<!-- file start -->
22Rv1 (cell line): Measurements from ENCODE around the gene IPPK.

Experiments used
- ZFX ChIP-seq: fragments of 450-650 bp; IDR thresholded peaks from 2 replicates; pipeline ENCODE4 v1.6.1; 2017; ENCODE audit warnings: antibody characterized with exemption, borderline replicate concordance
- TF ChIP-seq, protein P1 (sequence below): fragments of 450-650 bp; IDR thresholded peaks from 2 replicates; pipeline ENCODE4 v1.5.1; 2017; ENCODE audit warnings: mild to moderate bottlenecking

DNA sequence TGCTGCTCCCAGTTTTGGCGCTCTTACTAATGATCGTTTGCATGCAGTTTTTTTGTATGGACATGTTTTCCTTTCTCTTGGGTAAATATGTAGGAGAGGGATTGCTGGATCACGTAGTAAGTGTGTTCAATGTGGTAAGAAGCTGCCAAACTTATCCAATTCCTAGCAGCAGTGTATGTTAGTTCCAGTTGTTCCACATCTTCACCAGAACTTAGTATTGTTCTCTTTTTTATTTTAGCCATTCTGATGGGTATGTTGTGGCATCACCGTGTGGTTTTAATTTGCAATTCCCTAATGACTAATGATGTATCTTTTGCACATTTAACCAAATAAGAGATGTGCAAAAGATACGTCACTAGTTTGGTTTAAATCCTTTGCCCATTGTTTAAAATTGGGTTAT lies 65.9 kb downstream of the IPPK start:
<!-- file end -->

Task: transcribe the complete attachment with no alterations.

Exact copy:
22Rv1 (cell line): Measurements from ENCODE around the gene IPPK.

Experiments used
- ZFX ChIP-seq: fragments of 450-650 bp; IDR thresholded peaks from 2 replicates; pipeline ENCODE4 v1.6.1; 2017; ENCODE audit warnings: antibody characterized with exemption, borderline replicate concordance
- TF ChIP-seq, protein P1 (sequence below): fragments of 450-650 bp; IDR thresholded peaks from 2 replicates; pipeline ENCODE4 v1.5.1; 2017; ENCODE audit warnings: mild to moderate bottlenecking

DNA sequence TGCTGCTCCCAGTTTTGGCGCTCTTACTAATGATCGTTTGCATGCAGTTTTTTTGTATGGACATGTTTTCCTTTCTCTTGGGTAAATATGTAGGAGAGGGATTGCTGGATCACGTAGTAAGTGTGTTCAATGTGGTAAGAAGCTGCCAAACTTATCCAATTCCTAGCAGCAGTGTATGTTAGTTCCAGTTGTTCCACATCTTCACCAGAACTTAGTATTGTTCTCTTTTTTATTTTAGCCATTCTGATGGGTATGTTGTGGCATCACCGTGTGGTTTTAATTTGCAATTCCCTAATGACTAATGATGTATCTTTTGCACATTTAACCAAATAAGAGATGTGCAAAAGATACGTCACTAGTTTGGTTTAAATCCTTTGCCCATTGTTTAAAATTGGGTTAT lies 65.9 kb downstream of the IPPK start: